Immediately after buying a boat, you need to make arrangements for boat insurance Cape Coral depends on. While it is not a requirement to get boat insurance, it is a worthy investment that will protect your investment. Some waterway authorities and marinas will specify having at least a third-party liability cover. In addition, when using your boat as collateral, many marine mortgage providers will require you have insurance. Insuring your vessel is simply plain good sense. But how do you go about choosing an insurance cover?
Find the right insurer
The first step is obviously to find a reputable insurer. An experienced boat surveyor can help with this. As with houses and cars, there are hundreds of marine insurance companies to pick from. The good news is the internet makes it easy to compare policies, read reviews and find the boat insurance Cape Coral recommends. You must, however, not fixate on the final price. You have to consider other factors, including what is included in a cover and limitations.
The secret to finding the right cover is to identify the most expensive component on your boat and then find a policy that includes cover for damage to those components. You will need a marine survey for this. A surveyor will help you identify the most expensive components on your vessels and give you an idea of how much coverage you should get. Take note of the exclusions in your selected cover. You also want to make sure your insurer is registered to offer marine insurance.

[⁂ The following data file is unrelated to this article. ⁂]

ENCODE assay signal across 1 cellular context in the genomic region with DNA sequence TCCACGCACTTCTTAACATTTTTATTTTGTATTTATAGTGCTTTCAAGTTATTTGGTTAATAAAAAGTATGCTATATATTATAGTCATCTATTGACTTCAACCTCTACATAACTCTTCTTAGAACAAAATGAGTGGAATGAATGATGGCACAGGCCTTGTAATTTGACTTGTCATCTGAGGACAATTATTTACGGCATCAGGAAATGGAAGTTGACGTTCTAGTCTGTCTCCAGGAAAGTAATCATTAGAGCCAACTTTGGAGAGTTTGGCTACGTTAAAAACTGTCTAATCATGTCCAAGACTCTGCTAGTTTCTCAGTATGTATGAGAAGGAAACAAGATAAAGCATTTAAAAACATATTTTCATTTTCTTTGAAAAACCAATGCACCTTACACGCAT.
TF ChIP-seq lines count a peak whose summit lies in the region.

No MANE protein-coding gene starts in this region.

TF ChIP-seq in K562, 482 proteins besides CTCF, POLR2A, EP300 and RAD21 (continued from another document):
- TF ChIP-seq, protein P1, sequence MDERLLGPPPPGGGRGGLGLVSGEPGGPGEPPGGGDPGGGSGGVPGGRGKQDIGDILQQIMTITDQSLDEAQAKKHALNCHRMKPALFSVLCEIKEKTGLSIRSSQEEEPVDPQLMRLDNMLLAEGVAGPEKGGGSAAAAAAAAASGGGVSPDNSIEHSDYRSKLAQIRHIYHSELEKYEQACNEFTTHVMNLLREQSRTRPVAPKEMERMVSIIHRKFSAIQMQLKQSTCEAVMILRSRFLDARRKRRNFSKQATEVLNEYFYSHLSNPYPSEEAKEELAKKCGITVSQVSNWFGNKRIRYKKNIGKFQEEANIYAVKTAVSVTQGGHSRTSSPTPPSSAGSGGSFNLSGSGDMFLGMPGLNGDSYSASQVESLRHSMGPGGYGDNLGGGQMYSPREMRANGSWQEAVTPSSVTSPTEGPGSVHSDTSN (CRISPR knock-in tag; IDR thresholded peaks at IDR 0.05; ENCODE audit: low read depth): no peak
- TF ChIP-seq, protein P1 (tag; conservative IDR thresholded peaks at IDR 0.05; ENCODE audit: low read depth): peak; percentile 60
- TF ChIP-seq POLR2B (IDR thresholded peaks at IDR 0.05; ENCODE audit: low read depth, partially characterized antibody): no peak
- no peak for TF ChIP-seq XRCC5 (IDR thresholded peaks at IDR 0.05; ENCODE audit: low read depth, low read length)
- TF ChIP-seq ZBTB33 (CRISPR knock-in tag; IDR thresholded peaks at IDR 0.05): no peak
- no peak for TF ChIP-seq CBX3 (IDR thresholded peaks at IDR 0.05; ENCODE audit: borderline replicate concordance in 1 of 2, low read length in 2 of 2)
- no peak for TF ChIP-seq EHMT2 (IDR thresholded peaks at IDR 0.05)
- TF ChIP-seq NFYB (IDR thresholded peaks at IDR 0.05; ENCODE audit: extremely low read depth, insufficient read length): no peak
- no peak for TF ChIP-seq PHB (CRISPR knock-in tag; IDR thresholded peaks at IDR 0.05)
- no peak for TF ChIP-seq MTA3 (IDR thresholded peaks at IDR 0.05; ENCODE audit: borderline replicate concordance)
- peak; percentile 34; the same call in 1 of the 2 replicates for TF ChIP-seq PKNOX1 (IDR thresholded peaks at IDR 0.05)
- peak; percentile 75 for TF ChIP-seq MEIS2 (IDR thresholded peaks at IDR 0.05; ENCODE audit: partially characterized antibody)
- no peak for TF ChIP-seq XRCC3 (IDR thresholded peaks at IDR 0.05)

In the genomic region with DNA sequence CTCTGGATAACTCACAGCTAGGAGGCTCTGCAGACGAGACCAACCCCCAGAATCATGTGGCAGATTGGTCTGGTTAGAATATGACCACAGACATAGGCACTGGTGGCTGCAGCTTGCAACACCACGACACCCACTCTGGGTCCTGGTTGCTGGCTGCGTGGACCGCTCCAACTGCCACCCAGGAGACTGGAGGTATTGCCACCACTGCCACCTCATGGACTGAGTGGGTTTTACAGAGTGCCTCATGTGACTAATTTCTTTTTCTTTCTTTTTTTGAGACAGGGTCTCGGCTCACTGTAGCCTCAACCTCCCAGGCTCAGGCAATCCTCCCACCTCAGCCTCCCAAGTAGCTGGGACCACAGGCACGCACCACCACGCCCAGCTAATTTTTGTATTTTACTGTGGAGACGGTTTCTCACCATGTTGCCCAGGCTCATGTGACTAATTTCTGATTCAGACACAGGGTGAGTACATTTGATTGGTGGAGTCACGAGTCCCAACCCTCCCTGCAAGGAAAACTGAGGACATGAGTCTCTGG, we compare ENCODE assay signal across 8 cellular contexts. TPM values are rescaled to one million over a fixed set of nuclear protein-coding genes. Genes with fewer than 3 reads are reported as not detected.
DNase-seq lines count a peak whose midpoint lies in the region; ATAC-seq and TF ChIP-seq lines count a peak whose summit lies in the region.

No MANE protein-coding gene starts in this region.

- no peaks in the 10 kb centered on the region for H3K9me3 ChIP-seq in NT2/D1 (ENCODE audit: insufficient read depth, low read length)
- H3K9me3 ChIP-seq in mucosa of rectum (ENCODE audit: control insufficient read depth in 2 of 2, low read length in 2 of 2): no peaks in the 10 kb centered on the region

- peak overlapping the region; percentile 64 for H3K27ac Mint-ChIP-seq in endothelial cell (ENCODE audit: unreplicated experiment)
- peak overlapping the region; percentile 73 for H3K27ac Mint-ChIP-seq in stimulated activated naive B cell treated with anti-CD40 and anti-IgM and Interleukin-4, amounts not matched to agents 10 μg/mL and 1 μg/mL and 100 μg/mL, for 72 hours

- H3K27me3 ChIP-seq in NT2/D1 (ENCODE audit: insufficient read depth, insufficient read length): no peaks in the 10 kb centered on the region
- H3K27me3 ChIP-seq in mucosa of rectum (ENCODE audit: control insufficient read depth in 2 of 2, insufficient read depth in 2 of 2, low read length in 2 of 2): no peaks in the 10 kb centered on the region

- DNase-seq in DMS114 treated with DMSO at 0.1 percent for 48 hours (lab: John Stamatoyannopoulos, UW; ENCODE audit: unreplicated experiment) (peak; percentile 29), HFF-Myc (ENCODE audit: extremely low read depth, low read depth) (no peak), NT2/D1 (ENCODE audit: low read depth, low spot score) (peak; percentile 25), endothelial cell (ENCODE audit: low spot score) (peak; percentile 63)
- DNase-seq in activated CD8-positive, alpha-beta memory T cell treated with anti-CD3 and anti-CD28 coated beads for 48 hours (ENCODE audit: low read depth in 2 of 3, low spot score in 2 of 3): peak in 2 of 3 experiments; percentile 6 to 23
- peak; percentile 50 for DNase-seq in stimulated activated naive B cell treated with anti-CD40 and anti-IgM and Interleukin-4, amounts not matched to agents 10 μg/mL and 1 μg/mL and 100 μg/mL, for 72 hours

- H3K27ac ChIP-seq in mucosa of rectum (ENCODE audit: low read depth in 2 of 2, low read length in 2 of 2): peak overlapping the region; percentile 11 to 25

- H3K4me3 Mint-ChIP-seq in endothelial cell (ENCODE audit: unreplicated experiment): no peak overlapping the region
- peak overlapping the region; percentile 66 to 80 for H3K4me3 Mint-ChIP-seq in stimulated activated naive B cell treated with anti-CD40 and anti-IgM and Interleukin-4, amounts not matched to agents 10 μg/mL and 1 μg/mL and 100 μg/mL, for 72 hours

Know what is in the cover
Each policy is unique. It is tailored to specific boats, locations, owner’s experience, cruising grounds and onboard technologies. All policies offer at least a third party liability damage, while comprehensive policies cover against such things as sinking, theft, fire damage, bodily injury, stranding and collisions. Many comprehensive policies also include equipment like sails, engines, hulls, machinery and furnishings.
Some important questions to ask an insurer include the following:
- Do I need a specific condition survey done? If yes, do you accept reports from an independent marine surveyor?
- Does the policy include ‘New for Old’ deductions?
- When filing a claim, will the insurer agree to replace parts or the boat with those of similar condition and age?
- Which equipment or parts are subject to deductions due to their age or condition?
- Do you restrict the use of the vessel? For example, do you restrict night sailing or single-handed sailing?
It is prudent to discuss what will not be included in the policy. Exclusions typically include willful misconduct, wear and tear, loss caused by rust, and depreciation of the value because of age. Again, involving a marine surveyor in Cape Coral will help you understand the factors that will affect premiums.